Irina’s PhD studies were in the Second Language Studies program, but she took a graduate course in sociolinguistics with Suzanne in 2014, and subsequently decided to take a variationist sociolinguistic approach to her work. Suzanne became her co-advisor, and Irina defended her dissertation (on L2 acquisition of US English vernacular like) in 2019. Researchers like Irina, who work at the interface of SLA and LVC, are still quite rare. SLRF seemed to be a good opportunity to inform other SLA scholars about the insights afforded by LVC approaches. To further support this initiative, Irina has created an online resource hub for people interested in SLA+LVC.
The other panelists include Xiaoshi Li (MSU), Kimberley Geeslin (Indiana University-Bloomington) and Matthew Kanwit (University of Pittsburgh).
On April 5th, undergraduate sociolinguists Jared Kaczor and Travis Coppernoll presented their poster Football, Church and Free Breakfast: Doing Sociolinguistic Research in Rural Communities Around Lansing at the 2019 Michigan State University Undergraduate Research and Arts Forum (UURAF). The project, which has been running since August, focuses on two small communities in a rural part of mid-Michigan. Jared and Travis have been developing an ethnography via trips to football games, church coffee mornings and local cafés. They have just begun to record sociolinguistic interviews with residents. The goal of the project is to compare rural speech with the Sociolinguistics Lab’s existing corpus of urban speech.
There will be no Sociolinguistics Lab meeting this week, due to GLEAMS (Graduate Linguistics Expo At Michigan State), although all are welcome to attend any and all GLEAMS sessions! A special congratulations goes to Alex Mason and Matt Savage for their talk Style and Attitude: The Social Evaluation of the BET Vowel, which they presented at NWAV earlier this month. If you missed their talk in New York, your chance to see their encore performance is Saturday, November 3, 2018 at 3:55pm in Wells Hall, B-342.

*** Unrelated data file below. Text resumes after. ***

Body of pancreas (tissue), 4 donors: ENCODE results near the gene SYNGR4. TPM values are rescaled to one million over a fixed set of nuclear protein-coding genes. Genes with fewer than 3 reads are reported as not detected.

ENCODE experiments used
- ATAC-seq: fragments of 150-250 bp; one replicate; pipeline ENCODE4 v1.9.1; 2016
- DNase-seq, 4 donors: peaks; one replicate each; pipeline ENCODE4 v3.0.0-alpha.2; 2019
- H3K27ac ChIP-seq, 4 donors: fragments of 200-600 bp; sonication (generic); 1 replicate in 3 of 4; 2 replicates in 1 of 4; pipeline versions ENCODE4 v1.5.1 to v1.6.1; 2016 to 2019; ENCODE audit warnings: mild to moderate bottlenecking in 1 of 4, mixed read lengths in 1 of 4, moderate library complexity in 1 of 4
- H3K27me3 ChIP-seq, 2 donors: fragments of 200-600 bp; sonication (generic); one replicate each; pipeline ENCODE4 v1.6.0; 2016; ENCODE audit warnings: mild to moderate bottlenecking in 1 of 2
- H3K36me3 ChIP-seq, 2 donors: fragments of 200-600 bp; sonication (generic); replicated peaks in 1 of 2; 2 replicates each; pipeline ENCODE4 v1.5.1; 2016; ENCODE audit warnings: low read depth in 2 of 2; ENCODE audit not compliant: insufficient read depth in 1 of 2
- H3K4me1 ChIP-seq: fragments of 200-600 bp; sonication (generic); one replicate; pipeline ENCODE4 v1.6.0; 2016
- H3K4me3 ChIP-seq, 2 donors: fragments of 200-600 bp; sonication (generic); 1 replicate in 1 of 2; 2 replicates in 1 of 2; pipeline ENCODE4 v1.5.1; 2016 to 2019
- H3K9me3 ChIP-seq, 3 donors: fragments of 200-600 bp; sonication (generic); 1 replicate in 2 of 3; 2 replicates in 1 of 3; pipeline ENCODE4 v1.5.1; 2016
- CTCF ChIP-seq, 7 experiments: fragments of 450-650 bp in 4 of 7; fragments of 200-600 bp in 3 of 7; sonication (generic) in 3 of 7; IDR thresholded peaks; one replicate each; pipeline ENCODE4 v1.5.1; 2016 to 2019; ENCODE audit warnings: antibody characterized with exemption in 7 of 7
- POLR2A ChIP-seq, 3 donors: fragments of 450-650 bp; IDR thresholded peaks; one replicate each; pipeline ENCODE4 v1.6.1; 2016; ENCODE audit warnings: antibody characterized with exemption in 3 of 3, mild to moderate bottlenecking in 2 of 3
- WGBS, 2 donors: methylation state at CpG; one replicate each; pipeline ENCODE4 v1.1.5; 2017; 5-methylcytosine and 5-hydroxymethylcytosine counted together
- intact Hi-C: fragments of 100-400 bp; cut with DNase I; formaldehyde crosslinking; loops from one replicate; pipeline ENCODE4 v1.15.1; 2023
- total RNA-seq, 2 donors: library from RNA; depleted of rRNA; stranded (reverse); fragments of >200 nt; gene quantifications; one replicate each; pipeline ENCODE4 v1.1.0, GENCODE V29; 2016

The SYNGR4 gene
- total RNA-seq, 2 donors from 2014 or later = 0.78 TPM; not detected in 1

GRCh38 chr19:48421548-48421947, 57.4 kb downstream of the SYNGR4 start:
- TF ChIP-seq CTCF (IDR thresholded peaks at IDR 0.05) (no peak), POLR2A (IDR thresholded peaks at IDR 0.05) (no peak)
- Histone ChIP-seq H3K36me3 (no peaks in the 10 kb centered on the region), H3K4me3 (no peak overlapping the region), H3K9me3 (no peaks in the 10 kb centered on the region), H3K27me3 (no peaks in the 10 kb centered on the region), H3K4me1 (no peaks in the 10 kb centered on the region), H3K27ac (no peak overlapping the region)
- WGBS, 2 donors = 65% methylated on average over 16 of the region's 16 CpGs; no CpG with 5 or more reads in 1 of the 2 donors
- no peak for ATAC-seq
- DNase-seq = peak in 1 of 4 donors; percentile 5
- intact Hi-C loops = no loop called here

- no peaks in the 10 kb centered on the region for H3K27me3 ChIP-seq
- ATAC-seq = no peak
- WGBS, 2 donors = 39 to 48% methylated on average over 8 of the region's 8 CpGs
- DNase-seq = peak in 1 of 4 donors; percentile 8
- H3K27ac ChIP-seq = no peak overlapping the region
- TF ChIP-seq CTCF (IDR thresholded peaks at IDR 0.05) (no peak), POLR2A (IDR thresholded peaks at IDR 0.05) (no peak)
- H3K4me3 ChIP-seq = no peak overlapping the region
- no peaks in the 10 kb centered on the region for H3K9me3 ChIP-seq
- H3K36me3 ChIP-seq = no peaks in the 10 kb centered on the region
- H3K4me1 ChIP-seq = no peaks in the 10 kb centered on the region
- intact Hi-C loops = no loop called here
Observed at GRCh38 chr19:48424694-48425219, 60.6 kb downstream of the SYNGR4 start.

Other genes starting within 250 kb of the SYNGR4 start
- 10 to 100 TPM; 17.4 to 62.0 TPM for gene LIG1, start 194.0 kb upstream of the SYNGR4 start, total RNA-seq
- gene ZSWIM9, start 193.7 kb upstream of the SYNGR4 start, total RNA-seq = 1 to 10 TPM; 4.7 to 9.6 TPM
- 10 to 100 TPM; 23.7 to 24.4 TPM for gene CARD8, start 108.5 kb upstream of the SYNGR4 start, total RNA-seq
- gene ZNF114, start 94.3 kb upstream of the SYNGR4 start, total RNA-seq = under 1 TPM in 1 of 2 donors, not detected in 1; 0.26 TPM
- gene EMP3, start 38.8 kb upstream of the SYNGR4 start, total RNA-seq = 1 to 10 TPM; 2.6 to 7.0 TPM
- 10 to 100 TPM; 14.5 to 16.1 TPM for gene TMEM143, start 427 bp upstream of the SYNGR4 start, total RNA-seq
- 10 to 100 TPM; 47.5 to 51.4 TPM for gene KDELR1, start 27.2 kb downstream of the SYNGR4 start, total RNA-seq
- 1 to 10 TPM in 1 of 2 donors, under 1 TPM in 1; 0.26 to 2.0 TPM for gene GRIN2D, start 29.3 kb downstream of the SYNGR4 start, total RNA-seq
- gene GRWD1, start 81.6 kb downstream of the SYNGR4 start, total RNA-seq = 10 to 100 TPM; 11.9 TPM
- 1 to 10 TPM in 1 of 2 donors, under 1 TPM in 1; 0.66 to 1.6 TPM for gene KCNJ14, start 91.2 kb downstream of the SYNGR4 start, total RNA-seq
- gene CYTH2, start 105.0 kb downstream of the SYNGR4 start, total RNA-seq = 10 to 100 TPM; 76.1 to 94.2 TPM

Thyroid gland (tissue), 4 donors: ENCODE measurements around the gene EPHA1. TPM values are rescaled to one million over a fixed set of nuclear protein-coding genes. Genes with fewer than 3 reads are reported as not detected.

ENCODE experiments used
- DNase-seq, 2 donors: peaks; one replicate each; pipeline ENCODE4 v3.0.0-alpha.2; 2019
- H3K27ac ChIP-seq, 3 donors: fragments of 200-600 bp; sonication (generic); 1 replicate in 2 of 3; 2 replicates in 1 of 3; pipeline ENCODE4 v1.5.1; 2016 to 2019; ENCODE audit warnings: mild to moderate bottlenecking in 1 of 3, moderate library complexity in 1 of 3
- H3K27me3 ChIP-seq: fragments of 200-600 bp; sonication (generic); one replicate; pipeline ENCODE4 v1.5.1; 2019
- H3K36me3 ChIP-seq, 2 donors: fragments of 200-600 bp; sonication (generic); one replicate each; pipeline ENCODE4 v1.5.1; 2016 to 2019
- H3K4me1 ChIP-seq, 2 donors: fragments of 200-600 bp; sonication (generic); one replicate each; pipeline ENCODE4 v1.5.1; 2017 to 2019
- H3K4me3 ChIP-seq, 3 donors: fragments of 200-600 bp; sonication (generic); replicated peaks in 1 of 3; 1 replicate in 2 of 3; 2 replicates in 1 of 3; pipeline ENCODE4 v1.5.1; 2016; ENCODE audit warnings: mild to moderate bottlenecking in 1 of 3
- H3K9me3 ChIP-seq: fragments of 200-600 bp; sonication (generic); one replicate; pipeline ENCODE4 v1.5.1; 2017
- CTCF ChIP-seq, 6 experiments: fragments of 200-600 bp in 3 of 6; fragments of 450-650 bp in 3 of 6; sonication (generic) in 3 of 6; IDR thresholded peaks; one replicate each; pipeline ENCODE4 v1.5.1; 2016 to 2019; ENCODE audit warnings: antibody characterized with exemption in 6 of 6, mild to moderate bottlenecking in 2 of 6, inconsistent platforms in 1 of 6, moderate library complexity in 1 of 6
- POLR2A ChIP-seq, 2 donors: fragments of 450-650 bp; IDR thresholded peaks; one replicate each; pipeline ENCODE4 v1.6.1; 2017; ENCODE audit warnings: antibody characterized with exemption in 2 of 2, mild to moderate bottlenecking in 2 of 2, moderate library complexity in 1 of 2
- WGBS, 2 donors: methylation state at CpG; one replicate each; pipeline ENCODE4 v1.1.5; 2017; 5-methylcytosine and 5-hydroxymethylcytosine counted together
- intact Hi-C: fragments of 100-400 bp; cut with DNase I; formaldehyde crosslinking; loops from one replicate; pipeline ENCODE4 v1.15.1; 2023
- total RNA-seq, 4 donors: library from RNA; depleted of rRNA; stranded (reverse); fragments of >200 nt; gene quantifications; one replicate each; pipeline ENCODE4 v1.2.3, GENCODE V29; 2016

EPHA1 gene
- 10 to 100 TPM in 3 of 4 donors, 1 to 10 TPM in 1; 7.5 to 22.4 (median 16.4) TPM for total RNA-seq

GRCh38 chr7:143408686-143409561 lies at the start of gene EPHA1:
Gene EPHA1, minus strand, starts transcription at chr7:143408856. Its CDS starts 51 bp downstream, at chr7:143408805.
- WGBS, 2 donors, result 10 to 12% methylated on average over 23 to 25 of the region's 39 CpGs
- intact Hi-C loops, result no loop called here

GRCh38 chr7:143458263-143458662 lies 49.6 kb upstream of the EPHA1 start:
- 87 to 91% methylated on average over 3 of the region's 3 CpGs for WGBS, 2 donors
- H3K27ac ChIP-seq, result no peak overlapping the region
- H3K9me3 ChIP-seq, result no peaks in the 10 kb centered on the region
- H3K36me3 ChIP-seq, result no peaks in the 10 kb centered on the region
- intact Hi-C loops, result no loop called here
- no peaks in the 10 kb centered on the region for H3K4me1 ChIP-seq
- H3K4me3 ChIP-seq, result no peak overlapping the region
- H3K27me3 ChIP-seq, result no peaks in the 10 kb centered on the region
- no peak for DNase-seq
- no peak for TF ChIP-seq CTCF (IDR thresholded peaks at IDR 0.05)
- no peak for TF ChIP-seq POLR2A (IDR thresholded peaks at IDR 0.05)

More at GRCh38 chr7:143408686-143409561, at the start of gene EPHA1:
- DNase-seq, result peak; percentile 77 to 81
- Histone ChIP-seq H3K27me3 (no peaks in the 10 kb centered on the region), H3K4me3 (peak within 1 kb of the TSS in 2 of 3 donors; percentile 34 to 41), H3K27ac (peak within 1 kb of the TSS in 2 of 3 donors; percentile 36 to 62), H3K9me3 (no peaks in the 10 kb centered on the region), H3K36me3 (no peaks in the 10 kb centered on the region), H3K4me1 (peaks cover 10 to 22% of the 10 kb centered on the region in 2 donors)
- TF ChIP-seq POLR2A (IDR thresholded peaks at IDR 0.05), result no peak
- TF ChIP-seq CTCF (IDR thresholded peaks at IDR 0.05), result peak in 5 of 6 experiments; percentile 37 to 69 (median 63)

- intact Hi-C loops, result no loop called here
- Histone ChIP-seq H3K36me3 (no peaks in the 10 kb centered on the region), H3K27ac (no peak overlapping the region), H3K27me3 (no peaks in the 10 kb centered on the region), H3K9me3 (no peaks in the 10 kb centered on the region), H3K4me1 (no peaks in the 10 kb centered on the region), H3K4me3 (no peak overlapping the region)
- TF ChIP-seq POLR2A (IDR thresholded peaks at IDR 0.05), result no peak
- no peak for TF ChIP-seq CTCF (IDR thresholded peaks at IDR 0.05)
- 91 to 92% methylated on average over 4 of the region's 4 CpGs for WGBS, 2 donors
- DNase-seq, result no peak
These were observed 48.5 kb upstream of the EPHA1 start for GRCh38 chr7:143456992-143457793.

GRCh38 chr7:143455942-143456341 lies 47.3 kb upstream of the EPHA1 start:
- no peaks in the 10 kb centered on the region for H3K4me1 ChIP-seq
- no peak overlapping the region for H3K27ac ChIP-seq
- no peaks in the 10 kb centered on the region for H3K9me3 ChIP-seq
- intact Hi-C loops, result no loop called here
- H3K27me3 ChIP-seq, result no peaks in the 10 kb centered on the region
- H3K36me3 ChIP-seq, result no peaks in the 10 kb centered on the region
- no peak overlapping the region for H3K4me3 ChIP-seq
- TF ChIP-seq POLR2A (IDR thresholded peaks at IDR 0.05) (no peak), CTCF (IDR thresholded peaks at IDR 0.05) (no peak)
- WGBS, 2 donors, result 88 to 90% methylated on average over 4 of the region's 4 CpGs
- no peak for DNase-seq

GLEAMS is open to the public, and begins Friday, November 2, 2018 at 1:00pm (Wells Hall B-342)
The next sociolinguistics lab meeting will be on November 9, 2018 at our regular time (2:00pm), where attendees of NWAV 47 Workshops will present synopses of the sessions they attended. Presentations are scheduled to run as follows:
- 2:00 – 2:20 Computational sociolinguistics and eye-tracking for sociolinguistics
- 2:20 – 2:40 Automated, non-invasive phonetic measurements [demo ISCAN]
- 2:40 – 3:00 Best Practices in Sociophonetics [demo Clox]
- 3:00 – 3:20 Integrating undergrads into corpus studies/data collection
- 3:20 – 3:30 Plan any future in-house workshops on the above, depending on need/interest
If you didn’t get a chance to attend NWAV, or you attended NWAV, but not any of the workshops, this is your chance to catch up on what you missed!
The Sociolinguistics lab will be sending many projects to the 47th Annual NWAV Conference at New York University in New York City from October 18-21, 2018, including several talks! Congratulations to Silvina Bongiovanni, Monica Nesbitt, Matt Savage, and Alex Mason for getting accepted!
There will be practice talks in the weeks leading up to the conference, and all are invited to attend lab meetings to learn more and/or provide feedback!
Please see the Sociolinguistics lab calendar for specific dates of each practice talk!
- TRAP: The loss of tensing in Michigan (Monica Nesbitt)
- Style & attitude: The social evaluation of the BET vowel (Matt Savage & Alex Mason)
- On the relationship between vowel nasalization and nasal weakening: Evidence from a Caribbean and non-Caribbean dialect of Spanish (Silvina Bongiovanni)
- It’s a TRAP!: The trigger for the Elsewhere Shift in Lansing, Michigan (Alex Mason)
- Attitudes toward TRAP in Michigan (Monica Nesbitt)
- “It’s an American Symbol!”: Non-native speakers’ take on remarkable LIKE (Irina Zaykovskaya) – Practice Talk: October 5, 2018; Wells Hall B243; 12:30pm-3:00pm via Skype